Simple QRP projects, 10m, 6m, WSPR beaconing, LF/MF, sub-9kHz, nanowaves and other random stuff
Hello,I have a similar unit (http://www.sonigate.com/pt/product/show_details/29932/Rotor-Antenas-ate-45Kg-Peso-Vertical-Completo-com-Comando-sem-Travao) for some years and still works OK, but, it is not placed outside, for outside use and looking from my unit construction I suspect it would not last long (maybe 3/4 years unless frequent maintenance is done) on an harsh or salty climate although it has rubber seal on the rotating part.Has plenty of strength for small antennas like TV broadcast ones.Hope it helps
Roger,I use one very similar to that one for my folded VK2ABQ up 6 meters on a mast. No problems so far and the dial seems to stay properly synchronized. The antenna (see my blog) is definitely larger than recommended length-wise, but it's pretty light. 73,TI2/NA7U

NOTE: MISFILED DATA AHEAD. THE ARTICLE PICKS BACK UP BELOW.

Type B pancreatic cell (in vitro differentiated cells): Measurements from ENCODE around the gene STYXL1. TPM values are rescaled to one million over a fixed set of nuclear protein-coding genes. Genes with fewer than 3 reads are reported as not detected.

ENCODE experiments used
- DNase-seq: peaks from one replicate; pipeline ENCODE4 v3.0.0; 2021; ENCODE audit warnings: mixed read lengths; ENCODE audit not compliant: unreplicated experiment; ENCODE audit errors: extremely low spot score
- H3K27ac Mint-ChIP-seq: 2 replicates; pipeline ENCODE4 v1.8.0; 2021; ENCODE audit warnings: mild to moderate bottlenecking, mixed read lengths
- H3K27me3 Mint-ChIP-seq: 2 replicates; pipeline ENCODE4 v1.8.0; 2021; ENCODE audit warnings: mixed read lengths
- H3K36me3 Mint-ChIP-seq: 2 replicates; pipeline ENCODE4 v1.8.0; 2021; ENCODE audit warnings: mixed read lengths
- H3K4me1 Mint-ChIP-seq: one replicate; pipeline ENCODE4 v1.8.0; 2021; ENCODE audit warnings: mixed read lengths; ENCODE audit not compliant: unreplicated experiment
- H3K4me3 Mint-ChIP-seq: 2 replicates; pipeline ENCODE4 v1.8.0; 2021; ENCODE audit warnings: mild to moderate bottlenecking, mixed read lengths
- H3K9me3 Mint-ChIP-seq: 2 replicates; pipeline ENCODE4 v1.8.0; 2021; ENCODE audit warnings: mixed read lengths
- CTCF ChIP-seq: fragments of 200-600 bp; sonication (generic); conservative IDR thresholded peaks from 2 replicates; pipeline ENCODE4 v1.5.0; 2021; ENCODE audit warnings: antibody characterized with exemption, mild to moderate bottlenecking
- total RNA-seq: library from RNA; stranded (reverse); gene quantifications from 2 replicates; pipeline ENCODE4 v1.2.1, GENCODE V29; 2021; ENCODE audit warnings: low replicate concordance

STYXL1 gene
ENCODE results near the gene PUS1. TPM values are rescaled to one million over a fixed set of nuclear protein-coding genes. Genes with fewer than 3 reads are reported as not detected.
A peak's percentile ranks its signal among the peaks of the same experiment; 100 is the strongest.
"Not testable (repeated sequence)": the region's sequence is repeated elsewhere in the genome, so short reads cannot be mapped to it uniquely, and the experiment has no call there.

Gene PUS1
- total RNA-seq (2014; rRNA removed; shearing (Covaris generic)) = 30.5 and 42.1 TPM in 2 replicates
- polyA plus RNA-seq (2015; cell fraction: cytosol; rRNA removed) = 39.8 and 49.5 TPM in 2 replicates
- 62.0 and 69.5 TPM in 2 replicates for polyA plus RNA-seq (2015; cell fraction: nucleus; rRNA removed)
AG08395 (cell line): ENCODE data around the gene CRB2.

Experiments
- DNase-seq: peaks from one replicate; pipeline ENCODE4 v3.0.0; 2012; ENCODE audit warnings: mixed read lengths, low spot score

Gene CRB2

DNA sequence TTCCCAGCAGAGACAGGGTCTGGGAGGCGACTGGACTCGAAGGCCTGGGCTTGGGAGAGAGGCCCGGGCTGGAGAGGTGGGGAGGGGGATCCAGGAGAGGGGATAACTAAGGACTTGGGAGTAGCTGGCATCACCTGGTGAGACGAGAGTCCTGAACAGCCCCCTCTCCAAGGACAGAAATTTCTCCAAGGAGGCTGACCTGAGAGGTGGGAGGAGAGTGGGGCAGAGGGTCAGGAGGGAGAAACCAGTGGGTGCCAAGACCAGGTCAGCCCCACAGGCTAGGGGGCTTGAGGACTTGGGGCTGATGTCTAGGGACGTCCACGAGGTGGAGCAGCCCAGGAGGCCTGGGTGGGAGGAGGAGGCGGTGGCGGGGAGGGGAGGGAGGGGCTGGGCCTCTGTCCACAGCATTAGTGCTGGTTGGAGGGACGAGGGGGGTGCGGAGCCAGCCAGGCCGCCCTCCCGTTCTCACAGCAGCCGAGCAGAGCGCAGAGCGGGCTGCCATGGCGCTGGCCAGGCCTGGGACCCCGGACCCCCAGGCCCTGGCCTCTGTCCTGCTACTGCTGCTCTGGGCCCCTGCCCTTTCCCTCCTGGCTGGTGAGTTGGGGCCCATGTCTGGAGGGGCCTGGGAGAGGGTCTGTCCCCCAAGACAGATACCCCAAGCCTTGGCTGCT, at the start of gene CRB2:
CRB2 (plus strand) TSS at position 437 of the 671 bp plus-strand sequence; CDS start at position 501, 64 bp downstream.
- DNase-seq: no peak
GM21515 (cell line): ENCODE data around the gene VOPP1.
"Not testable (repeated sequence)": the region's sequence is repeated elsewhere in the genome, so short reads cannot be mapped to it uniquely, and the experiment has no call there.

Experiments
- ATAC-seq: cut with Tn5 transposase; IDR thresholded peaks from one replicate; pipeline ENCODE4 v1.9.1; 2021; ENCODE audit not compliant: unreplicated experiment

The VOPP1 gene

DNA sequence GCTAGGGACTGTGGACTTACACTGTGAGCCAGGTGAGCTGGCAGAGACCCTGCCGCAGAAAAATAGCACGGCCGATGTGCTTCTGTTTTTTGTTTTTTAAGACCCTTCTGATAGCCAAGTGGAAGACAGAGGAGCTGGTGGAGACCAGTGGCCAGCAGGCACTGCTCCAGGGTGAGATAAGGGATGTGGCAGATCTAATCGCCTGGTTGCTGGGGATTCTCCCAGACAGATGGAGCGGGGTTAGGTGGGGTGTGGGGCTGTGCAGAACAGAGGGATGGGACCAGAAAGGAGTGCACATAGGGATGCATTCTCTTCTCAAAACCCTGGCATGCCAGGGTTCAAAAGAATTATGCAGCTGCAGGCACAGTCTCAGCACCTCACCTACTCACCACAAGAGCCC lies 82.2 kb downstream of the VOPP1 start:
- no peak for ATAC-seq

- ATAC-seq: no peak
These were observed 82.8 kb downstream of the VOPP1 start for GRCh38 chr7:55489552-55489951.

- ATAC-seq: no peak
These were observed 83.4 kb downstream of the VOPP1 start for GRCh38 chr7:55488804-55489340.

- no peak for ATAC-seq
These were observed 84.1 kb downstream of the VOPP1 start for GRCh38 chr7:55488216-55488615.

Looks like a bargain to me, for the price its worth giving it a go!
Looks like a Chinese AR-303 rotor.The control panel has got a motor. It moves the bearing pointer in the console's display. So expect some unpleasant noise in your shack from the console when turning your antenna.Take a look here for a modification and pictures of the entrails: http://www.qslnet.de/member/dl5za/And consult youtube:http://www.youtube.com/results?search_query=AR-303
Go for it. The best setup is both a steerable directional antenna and a separate omni-directional antenna. You listen for calls on the omni, then QSO with the directional antenna. This reduces QRM for both you and the rest of the community, and you can use far less power. Plus, looking at the direction of an incoming signal can often tell you something about the mode of propagation. David WB4ONA
Ebay item no. 290700859434 is a nice vhf/uhf rotator.six days left to run.
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There is a very mixed review of the new Heathkit kit (the GR-150) on http://www.amateurradio.com / today. Although I admire the attempts to...